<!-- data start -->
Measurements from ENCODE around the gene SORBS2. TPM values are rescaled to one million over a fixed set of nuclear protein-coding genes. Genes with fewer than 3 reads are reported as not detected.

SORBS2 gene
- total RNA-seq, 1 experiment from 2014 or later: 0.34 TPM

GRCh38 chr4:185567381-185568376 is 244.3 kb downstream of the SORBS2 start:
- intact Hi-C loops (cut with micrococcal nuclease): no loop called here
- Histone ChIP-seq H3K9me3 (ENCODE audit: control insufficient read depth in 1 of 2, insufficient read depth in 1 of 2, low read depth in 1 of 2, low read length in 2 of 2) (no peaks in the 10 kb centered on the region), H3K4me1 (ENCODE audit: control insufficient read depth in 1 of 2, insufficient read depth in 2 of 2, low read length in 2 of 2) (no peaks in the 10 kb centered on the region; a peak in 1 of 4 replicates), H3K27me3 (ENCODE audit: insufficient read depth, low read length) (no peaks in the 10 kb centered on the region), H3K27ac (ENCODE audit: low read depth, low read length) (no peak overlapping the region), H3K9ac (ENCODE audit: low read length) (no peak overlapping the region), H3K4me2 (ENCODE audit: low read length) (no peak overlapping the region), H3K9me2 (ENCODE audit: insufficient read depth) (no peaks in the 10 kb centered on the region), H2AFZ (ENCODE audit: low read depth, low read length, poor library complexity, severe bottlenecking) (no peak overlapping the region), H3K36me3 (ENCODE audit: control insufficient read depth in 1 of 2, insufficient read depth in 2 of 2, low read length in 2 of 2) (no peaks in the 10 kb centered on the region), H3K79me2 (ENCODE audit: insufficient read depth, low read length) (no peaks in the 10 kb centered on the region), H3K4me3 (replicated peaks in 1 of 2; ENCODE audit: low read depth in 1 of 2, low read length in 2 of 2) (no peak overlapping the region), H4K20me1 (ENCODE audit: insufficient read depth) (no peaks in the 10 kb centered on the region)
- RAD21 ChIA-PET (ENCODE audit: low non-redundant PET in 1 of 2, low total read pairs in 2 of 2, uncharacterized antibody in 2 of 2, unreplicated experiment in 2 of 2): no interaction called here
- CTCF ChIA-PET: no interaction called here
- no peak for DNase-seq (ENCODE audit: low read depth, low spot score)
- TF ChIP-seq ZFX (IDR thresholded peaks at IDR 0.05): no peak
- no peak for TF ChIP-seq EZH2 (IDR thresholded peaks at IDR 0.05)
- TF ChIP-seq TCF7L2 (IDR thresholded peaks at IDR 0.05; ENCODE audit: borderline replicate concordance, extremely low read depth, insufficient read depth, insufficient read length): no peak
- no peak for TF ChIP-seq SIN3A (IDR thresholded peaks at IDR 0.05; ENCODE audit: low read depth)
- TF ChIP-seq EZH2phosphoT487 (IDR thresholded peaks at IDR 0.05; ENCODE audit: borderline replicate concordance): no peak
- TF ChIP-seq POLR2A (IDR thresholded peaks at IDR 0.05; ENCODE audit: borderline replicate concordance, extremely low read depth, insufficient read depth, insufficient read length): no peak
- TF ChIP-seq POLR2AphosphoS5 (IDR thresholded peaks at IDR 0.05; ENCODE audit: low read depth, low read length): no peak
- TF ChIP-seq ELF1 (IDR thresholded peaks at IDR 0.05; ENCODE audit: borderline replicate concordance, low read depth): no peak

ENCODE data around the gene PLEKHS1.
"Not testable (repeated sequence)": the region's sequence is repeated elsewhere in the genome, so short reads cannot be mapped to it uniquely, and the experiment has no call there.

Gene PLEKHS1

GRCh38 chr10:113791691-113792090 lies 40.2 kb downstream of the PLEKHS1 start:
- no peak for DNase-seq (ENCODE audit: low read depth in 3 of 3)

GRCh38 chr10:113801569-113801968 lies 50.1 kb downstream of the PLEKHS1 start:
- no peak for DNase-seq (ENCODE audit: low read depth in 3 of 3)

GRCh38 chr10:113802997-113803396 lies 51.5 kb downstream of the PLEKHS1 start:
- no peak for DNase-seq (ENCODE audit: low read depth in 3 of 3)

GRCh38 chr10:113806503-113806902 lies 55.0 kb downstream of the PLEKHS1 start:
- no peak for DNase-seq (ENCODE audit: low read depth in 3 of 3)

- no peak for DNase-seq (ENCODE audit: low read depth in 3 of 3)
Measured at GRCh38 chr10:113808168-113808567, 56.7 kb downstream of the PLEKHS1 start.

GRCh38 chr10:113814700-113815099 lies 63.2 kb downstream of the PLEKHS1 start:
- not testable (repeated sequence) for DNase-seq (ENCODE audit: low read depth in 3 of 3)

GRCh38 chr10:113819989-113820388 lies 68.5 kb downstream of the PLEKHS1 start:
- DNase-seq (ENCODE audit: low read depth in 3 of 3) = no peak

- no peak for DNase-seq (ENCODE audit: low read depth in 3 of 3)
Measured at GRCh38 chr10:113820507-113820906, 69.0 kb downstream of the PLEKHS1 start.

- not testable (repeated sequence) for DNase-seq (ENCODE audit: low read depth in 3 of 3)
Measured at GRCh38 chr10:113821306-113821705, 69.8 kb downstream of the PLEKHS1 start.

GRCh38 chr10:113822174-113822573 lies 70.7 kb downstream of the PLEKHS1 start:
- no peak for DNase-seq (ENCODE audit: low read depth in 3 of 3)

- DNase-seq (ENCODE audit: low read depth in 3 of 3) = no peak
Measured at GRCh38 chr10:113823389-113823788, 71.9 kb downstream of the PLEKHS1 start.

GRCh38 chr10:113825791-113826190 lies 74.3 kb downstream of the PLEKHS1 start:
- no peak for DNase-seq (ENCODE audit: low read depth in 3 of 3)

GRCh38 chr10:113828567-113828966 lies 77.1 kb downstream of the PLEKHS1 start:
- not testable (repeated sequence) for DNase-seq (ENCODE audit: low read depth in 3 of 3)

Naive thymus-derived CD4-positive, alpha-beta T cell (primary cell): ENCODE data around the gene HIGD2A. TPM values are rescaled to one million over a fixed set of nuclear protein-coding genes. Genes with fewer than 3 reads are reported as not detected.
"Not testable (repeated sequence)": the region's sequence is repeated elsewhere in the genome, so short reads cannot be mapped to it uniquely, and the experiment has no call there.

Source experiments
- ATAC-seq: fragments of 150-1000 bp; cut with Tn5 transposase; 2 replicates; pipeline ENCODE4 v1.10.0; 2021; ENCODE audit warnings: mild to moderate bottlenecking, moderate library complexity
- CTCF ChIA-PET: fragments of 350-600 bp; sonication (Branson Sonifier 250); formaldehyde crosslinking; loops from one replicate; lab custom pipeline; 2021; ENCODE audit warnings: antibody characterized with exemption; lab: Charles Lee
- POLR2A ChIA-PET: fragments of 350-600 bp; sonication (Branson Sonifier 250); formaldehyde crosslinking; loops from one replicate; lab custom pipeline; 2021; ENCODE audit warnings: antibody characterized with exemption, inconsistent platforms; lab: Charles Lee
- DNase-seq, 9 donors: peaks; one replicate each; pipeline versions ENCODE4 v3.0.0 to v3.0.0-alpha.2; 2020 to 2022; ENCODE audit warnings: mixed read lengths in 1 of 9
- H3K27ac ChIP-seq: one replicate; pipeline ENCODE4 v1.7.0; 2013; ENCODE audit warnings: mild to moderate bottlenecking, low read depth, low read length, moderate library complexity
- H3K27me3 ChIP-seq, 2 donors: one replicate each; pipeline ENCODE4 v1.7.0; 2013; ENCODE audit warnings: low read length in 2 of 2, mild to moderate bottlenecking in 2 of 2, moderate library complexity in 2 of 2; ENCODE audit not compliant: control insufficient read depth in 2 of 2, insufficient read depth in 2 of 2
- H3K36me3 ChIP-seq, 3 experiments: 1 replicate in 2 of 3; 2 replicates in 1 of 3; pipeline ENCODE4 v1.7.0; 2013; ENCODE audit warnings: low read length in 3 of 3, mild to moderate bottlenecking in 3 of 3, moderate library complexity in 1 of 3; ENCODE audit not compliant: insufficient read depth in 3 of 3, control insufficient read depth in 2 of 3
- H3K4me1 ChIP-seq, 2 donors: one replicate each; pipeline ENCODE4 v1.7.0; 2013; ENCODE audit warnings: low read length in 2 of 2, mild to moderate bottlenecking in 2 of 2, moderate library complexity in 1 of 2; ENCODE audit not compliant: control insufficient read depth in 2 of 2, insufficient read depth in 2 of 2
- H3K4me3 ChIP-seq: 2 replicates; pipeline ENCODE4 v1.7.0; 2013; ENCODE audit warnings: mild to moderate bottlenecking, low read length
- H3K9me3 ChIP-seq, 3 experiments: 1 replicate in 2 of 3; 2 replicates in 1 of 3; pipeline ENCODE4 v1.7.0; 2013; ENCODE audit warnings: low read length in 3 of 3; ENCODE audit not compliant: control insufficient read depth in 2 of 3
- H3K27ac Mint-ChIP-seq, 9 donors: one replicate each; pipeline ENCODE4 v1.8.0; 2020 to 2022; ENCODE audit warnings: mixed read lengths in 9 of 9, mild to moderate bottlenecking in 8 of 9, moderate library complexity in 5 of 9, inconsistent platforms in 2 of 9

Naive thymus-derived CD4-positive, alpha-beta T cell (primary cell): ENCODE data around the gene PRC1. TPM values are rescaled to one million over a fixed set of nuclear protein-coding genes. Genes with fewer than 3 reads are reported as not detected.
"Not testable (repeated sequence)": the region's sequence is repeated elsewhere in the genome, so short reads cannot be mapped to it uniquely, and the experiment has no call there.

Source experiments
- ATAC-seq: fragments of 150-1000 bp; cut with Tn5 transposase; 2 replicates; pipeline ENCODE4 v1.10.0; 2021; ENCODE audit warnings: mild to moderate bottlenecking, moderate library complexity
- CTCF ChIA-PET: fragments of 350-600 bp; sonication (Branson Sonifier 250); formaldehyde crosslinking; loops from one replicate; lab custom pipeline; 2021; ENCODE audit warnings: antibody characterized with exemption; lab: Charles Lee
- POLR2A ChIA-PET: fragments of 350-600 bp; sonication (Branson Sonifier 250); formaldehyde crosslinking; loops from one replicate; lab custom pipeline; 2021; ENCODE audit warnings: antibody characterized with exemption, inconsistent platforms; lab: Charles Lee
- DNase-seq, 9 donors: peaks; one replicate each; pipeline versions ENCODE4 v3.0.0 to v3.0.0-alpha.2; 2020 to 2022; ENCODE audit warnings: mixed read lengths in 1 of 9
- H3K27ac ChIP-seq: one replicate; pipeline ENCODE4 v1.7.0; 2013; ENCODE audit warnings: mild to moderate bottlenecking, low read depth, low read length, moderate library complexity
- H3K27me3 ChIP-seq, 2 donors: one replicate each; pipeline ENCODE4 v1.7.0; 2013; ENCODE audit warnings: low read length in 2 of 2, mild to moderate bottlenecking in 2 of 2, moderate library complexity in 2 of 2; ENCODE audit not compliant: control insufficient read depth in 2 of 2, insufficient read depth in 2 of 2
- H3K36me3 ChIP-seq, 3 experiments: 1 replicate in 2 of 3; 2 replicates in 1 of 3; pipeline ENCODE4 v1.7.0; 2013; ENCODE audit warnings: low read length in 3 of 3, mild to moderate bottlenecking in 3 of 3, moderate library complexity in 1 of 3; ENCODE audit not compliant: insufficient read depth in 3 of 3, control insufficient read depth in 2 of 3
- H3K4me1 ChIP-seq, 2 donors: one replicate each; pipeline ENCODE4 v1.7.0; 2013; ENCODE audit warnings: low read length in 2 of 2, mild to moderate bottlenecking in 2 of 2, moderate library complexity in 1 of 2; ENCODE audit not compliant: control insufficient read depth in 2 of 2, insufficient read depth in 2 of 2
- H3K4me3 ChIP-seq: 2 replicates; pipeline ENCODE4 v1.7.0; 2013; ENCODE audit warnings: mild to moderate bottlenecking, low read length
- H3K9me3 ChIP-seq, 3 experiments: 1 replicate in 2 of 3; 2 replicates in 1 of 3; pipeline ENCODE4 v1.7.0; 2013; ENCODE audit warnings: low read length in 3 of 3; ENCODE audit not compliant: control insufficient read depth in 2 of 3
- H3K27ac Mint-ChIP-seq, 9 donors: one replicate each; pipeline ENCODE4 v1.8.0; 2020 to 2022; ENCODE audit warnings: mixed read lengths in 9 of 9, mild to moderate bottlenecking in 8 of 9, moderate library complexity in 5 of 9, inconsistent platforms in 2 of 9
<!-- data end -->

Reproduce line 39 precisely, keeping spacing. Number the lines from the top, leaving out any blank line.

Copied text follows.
GRCh38 chr10:113822174-113822573 lies 70.7 kb downstream of the PLEKHS1 start: